Privatizing Fannie Mae – A Big Opportunity? [EPISODE #248]
The Big Idea
Treasury Secretary Steve Mnuchin has said he plans to privatize Fannie Mae and Freddie Mac. But will he really? If he does, there's a great opportunity lurking...
Points To Ponder
- Treasury Secretary Steve Mnuchin said very unambiguously that privatization of Fannie Mae and Freddie Mac are high priorities and can be accomplished quickly
- That was welcomed news to current shareholders, who have been the victim of the Fannie/Freddie bailout in 2008
- If privatization of Fannie Mae and Freddie Mac happen, the market for 30-year fixed rate mortgages will likely disappear
- The reduction of funding will likely cause a temporary diversion of the price of real estate and it's value, thus creating a strong buying opportunity for cash buyers
- Seller-financing-oriented investors stand to fare very well... but Dodd Frank must first be repealed, which is also a Trump objective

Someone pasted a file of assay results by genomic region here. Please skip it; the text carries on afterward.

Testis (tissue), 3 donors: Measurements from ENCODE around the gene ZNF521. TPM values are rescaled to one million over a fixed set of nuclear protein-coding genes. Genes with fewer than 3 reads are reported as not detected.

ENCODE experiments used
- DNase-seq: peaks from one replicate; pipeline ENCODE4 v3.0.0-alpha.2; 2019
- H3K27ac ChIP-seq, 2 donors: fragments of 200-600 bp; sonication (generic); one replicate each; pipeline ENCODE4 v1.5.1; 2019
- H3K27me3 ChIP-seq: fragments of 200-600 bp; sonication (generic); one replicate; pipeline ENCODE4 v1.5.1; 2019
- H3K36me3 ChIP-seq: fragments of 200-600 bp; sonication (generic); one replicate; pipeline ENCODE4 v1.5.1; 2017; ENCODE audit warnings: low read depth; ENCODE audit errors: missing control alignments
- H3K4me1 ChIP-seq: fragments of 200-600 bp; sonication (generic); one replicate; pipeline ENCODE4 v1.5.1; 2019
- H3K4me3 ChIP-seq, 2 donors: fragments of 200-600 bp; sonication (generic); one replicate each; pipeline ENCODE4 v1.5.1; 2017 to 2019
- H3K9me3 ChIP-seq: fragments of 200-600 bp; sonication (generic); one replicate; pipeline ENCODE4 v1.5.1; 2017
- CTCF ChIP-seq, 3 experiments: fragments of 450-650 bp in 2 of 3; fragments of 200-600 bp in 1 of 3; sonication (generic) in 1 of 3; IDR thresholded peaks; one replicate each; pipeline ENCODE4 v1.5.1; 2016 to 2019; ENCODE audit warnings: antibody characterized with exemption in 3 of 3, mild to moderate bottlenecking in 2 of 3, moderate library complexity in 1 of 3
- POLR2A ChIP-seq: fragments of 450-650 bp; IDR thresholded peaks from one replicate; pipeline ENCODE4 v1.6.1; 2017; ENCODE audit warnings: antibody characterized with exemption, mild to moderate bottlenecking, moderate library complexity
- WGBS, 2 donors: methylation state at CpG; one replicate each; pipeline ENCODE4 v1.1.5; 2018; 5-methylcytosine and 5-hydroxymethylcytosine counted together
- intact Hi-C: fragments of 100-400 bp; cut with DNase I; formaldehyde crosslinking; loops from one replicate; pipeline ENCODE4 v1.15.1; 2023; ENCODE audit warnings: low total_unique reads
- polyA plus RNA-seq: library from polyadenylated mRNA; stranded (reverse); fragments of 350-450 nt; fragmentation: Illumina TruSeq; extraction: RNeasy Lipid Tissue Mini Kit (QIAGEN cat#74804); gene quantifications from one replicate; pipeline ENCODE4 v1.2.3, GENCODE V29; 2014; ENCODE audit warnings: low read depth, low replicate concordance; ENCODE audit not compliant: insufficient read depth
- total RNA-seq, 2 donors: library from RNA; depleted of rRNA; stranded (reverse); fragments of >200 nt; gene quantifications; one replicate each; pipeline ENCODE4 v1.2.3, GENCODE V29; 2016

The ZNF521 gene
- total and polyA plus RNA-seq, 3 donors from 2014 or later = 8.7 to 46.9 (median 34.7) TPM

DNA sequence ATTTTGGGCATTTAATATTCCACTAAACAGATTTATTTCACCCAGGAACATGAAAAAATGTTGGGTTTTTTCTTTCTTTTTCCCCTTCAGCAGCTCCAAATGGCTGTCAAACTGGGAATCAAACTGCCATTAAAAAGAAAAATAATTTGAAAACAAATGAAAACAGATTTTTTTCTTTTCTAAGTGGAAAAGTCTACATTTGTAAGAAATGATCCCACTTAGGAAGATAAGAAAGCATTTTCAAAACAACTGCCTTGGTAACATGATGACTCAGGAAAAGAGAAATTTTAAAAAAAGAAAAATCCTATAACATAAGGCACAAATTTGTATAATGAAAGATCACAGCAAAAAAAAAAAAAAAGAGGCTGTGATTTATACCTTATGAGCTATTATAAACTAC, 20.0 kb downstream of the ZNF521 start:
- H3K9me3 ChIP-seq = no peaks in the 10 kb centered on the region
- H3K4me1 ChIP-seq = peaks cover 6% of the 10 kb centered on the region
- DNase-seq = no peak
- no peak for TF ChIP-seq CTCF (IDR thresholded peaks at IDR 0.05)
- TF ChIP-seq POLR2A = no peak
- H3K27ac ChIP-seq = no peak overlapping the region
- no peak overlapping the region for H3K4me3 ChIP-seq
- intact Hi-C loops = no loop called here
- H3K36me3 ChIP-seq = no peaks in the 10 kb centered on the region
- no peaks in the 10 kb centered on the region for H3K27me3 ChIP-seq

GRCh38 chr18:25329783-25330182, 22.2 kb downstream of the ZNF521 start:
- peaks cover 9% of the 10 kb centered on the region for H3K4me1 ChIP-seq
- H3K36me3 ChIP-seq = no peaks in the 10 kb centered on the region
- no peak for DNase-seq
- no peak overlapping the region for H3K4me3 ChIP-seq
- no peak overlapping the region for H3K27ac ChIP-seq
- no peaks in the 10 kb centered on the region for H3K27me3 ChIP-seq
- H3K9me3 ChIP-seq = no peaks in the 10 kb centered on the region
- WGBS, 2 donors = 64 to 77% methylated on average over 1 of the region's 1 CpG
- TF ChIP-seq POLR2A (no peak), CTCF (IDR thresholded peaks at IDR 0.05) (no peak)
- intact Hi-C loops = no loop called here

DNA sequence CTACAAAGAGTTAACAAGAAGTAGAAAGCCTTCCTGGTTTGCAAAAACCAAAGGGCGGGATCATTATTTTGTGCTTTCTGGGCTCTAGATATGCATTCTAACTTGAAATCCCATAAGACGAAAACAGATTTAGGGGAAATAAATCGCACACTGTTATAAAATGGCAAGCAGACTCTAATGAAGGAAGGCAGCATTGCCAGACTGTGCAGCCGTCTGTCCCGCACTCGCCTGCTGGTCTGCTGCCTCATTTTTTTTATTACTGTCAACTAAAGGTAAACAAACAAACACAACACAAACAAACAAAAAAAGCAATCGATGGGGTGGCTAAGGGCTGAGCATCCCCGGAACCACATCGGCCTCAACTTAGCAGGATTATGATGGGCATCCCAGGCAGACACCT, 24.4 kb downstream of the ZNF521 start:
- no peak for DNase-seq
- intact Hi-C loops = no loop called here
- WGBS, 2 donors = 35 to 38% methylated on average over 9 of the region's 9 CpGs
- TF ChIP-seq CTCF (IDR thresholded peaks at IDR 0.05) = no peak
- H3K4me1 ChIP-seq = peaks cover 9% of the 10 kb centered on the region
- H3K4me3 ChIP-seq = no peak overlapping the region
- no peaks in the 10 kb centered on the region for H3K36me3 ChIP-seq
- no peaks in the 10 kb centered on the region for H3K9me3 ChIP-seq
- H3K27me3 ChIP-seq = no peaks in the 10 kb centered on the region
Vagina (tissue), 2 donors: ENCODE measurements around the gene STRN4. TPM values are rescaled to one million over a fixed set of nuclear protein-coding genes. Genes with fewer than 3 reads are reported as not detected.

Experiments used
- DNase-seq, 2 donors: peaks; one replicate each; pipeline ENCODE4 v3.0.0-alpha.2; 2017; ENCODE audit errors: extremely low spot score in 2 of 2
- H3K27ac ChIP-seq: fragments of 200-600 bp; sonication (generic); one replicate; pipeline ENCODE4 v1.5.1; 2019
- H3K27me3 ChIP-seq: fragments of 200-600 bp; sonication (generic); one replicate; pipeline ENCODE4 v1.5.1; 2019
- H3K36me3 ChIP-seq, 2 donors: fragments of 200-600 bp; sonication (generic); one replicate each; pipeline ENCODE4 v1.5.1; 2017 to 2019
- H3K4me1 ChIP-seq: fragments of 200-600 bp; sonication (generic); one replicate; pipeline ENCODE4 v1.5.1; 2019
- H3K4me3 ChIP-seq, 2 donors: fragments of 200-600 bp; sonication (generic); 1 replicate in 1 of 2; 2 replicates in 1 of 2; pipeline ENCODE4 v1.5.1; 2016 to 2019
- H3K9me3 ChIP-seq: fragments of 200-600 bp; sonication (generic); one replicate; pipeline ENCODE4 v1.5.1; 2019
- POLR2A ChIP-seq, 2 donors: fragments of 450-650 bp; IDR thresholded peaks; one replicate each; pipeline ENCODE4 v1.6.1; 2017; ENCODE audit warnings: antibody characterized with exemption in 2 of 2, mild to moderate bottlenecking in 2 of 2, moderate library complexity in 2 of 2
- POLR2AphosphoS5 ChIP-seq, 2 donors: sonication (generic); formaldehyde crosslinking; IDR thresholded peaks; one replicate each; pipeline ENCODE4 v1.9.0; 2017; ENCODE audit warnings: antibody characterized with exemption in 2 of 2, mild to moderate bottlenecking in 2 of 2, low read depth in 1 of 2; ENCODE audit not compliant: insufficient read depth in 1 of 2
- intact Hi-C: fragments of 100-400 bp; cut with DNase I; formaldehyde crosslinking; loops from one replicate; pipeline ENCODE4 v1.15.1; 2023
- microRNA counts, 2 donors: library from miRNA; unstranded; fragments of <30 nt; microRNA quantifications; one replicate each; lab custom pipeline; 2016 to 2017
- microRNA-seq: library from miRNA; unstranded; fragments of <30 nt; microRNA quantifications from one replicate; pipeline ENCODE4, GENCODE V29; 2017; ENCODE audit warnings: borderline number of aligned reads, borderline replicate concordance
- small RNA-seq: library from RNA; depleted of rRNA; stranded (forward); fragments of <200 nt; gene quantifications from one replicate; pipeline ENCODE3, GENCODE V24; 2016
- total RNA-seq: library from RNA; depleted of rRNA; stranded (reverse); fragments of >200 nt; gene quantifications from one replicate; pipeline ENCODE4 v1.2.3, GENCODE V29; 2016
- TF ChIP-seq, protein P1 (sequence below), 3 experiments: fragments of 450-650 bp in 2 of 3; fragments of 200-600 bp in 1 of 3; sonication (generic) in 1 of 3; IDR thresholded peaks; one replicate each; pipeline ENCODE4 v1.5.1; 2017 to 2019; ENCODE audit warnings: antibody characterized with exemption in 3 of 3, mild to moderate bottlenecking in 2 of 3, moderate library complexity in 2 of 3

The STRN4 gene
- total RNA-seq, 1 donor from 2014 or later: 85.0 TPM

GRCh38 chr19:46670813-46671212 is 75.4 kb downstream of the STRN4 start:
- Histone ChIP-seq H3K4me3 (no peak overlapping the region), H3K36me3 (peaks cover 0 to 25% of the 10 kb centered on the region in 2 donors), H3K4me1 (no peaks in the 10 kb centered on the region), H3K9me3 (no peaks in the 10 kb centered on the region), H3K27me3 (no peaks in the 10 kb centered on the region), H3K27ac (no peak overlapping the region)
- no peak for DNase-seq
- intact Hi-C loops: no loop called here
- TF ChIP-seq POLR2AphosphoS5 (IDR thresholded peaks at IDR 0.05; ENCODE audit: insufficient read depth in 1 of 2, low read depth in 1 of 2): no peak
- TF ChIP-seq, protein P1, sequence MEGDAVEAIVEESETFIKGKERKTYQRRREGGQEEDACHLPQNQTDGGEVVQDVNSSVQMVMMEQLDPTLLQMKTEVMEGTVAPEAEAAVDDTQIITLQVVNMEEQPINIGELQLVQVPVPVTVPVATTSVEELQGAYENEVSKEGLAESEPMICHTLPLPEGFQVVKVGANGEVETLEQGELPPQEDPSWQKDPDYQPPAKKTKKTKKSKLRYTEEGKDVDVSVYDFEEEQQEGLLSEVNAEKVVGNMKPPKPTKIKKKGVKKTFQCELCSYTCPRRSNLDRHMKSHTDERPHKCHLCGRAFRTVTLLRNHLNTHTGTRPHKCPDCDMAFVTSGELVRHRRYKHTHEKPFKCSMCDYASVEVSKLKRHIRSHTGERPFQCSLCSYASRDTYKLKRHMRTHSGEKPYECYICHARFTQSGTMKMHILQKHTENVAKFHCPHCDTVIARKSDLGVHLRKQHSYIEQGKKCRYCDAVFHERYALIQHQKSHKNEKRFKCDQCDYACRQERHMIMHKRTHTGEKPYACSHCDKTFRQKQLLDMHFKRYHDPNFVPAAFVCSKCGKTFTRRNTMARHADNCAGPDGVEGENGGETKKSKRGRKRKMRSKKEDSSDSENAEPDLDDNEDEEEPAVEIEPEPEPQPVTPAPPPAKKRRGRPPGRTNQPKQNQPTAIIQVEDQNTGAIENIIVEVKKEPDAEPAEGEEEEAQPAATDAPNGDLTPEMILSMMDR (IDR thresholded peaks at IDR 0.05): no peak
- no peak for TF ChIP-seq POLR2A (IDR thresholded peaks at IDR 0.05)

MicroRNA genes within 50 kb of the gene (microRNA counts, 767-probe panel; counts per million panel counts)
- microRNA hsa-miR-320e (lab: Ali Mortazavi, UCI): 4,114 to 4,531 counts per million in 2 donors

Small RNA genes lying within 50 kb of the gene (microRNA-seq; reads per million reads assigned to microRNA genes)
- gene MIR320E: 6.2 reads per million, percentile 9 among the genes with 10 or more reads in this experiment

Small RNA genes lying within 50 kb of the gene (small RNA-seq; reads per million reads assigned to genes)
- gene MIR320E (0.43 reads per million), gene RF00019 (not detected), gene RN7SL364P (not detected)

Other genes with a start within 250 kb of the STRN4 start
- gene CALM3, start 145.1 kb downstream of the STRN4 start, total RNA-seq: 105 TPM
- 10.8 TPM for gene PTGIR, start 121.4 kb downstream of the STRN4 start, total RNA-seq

- Full Transcript of Episode #248 (this episode) is available here
- Free Webinar that shows how many SDI Talk listeners are receiving very large credit lines at 0% interest for their real estate deals or businesses. Check it out here.
When the words “privatization” and “Fannie Mae” are used in the same sentence, everybody pays attention. When those words are used by President Trump’s Treasury Secretary Steven Mnuchin, the earth shakes. Here’s what he said, how it will affect your portfolio, and my prediction as to whether and how it will happen. Hint: Think “Price versus Value”. I’m Bryan Ellis. This is Episode #248 of Self Directed Investor Talk.